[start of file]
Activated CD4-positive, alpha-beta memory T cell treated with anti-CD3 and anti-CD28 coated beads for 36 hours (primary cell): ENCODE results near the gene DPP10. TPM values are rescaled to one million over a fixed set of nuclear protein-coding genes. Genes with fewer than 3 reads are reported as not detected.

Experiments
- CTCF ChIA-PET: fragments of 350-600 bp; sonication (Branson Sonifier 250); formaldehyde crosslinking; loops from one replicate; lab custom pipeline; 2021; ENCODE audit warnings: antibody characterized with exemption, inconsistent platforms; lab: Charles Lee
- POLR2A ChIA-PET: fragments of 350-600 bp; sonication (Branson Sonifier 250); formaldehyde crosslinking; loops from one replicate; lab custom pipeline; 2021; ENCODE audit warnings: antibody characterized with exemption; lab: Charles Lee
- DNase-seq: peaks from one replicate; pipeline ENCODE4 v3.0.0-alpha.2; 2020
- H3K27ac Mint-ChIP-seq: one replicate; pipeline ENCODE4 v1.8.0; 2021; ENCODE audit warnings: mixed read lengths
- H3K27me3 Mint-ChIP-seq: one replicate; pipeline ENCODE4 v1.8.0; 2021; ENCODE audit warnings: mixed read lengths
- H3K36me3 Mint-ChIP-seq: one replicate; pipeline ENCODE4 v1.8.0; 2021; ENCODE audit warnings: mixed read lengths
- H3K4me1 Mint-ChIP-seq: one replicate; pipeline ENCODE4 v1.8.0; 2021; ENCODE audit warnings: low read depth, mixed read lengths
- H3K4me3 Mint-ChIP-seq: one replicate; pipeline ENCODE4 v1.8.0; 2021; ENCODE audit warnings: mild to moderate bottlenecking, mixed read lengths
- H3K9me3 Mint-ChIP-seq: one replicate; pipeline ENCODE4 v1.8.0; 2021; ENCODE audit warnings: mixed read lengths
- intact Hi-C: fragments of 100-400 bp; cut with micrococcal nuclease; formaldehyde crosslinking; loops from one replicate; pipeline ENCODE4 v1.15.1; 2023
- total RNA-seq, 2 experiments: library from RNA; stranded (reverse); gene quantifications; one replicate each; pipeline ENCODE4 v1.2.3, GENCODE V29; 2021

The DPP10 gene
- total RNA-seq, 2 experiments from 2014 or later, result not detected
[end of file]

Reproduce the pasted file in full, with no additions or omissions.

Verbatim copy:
Activated CD4-positive, alpha-beta memory T cell treated with anti-CD3 and anti-CD28 coated beads for 36 hours (primary cell): ENCODE results near the gene DPP10. TPM values are rescaled to one million over a fixed set of nuclear protein-coding genes. Genes with fewer than 3 reads are reported as not detected.

Experiments
- CTCF ChIA-PET: fragments of 350-600 bp; sonication (Branson Sonifier 250); formaldehyde crosslinking; loops from one replicate; lab custom pipeline; 2021; ENCODE audit warnings: antibody characterized with exemption, inconsistent platforms; lab: Charles Lee
- POLR2A ChIA-PET: fragments of 350-600 bp; sonication (Branson Sonifier 250); formaldehyde crosslinking; loops from one replicate; lab custom pipeline; 2021; ENCODE audit warnings: antibody characterized with exemption; lab: Charles Lee
- DNase-seq: peaks from one replicate; pipeline ENCODE4 v3.0.0-alpha.2; 2020
- H3K27ac Mint-ChIP-seq: one replicate; pipeline ENCODE4 v1.8.0; 2021; ENCODE audit warnings: mixed read lengths
- H3K27me3 Mint-ChIP-seq: one replicate; pipeline ENCODE4 v1.8.0; 2021; ENCODE audit warnings: mixed read lengths
- H3K36me3 Mint-ChIP-seq: one replicate; pipeline ENCODE4 v1.8.0; 2021; ENCODE audit warnings: mixed read lengths
- H3K4me1 Mint-ChIP-seq: one replicate; pipeline ENCODE4 v1.8.0; 2021; ENCODE audit warnings: low read depth, mixed read lengths
- H3K4me3 Mint-ChIP-seq: one replicate; pipeline ENCODE4 v1.8.0; 2021; ENCODE audit warnings: mild to moderate bottlenecking, mixed read lengths
- H3K9me3 Mint-ChIP-seq: one replicate; pipeline ENCODE4 v1.8.0; 2021; ENCODE audit warnings: mixed read lengths
- intact Hi-C: fragments of 100-400 bp; cut with micrococcal nuclease; formaldehyde crosslinking; loops from one replicate; pipeline ENCODE4 v1.15.1; 2023
- total RNA-seq, 2 experiments: library from RNA; stranded (reverse); gene quantifications; one replicate each; pipeline ENCODE4 v1.2.3, GENCODE V29; 2021

The DPP10 gene
- total RNA-seq, 2 experiments from 2014 or later, result not detected